King of the Early Often used in chili, refried beans, baked beans, soups and salads. Like a Jacob’s cattle bean. Here is a wonderful recipe for Maple Baked Beans.

Tongue of Fire This devilish-sounding bean is not fiery in flavor. Most commonly used for refried beans and chili. Use it as you would Cranberry, Pinto, or Kidney.

Dark Red Kidney Beans The kidney bean is named for its visual resemblance in shape and color to a human kidney. They have a mild flavor, a thin skin and a silky and flaky texture. They are commonly used in chili soup, chili con carne and are an integral part of the cuisine in northern regions of India. The plants are widely adapted and are suitable to cooler wet climates like the Northeast. Try them in this fresh summer salad: Fennel, Bean and Pasta Salad or in a hearty and creamy Red Bean and Cashew Salad.

Tiger Eye A variety that is simply gorgeous in color and pattern, with a golden hue and a maroon swirl. Also called Pepa de Zapallo, they are originally from Argentina and Chile. Among the most beautiful of all beans, bright golden ochre with maroon swirls. As they dry, their golden hue gets brighter. They make delicious baked beans with rich full-bodied flavor.

Agate Pinto Beans This is a yummy Corn, Bean and Pumpkin Stew with pinto beans.

Hutterite Soup Bean The Hutterites, a communal Anabaptist sect, endured persecution in Europe and then came to South Dakota from the Ukraine in the 1870s. This bean has been credited to their cultural heritage, though there is no certain evidence to back this. It also may be a Russian selection of the China Yellow bean that has been grown by Americans and Canadians since the 1820s. Either way, we love this bean. The greenish-tan plump beans with a charcoal ring around the hilum cook into delicious creamy soup in a little under an hour which is a great alternative to longer cooking beans.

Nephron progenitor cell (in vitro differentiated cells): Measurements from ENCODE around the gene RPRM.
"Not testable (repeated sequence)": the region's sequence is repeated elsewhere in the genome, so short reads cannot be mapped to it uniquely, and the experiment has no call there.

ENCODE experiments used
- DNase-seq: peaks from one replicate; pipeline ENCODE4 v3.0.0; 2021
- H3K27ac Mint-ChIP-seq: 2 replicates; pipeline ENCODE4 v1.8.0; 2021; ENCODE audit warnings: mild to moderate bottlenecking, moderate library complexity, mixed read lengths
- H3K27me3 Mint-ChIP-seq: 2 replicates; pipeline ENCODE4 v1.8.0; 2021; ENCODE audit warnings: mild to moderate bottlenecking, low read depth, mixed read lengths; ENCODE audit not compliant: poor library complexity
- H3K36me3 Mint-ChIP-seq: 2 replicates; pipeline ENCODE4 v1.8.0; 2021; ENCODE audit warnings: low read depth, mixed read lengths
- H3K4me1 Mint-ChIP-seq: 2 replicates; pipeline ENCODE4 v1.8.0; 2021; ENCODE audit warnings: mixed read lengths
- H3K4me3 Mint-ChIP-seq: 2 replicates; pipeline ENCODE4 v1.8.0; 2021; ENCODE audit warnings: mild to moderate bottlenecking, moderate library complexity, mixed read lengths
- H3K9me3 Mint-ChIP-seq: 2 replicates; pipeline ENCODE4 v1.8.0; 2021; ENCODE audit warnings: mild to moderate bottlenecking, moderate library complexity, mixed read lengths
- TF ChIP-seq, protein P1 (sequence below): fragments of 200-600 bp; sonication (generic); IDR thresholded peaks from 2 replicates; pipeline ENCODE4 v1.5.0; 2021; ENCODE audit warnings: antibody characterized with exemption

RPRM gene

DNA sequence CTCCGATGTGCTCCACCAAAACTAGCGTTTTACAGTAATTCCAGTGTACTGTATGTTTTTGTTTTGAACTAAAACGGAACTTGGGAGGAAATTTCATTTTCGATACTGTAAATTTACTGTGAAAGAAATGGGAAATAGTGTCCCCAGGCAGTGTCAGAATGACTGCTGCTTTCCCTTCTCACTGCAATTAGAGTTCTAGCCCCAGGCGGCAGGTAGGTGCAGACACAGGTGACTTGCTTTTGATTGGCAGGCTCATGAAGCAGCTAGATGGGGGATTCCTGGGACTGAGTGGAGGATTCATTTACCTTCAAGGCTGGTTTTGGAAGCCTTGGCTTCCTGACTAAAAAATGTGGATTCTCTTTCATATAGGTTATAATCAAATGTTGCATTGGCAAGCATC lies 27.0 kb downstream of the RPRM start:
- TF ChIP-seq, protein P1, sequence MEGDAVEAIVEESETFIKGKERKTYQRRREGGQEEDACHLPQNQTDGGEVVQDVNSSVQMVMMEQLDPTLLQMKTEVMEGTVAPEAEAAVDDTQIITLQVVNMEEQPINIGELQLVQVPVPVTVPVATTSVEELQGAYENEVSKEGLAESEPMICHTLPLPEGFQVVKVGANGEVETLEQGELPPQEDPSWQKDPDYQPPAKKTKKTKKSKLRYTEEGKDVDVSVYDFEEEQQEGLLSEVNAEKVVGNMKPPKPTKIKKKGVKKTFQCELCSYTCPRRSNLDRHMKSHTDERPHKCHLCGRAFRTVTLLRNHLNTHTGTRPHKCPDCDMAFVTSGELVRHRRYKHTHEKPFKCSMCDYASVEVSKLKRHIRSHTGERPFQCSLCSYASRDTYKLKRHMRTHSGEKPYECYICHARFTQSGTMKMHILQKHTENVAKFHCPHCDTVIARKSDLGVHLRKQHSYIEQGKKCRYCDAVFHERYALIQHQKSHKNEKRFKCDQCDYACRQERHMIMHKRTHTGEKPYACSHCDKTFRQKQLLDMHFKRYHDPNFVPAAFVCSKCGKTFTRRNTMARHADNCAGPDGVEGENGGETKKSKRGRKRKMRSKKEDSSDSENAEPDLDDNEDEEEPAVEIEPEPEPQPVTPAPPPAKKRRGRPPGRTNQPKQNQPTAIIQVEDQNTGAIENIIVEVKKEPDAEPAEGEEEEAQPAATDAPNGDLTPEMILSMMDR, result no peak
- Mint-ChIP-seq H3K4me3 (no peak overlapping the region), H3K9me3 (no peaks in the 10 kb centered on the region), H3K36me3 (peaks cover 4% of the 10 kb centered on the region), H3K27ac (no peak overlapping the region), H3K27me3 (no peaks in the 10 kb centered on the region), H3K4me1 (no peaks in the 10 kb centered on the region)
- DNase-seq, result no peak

Jacob’s Cattle This bean originated on Prince Edward Island. Legend has it that it was a gift from Maine’s Passamaquoddy Indians to Joseph Clark, the first white child born in Lubec, Maine. It is a plump, white and red speckled, kidney-shaped bean with beautiful maroon splashes. It is full-flavored, and holds its shape under long cooking, standing up well to plenty of seasoning. This is an awesome and rich recipe for Jacob’s Cattle Bean Soup with Kale & Chevre.

Kenearly Yellow Eye Kenearly is a selection of the Yellow Eye bean. It was developed at the Kentville, Nova Scotia research station. It is a plump oval medium-sized bean and is cream-colored with a yellow eye. They are delicious in this Curry with Mustard Greens, Tomatoes, and Sweet Potatoes.

Soldier Large drought-tolerant white kidney beans with red-brown soldier-like figures on the eyes.

Silver Cloud Cannelini This variety is a wonderful bean well-adapted for yield and disease resistance. It was bred by Washington State University as an imporvement over the heirloom variety. Traditionally used in Italian dishes, they have a mild, delicate flavor and a creamy texture. Perfect for this dip: White Bean Pate.


Sources

CCF staff
Slow Food USA
High Mowing Organic Seeds
Northern Grain Growers Association
Fedco Seeds

Cooking Tips Meet the Veggies beans dry beans garden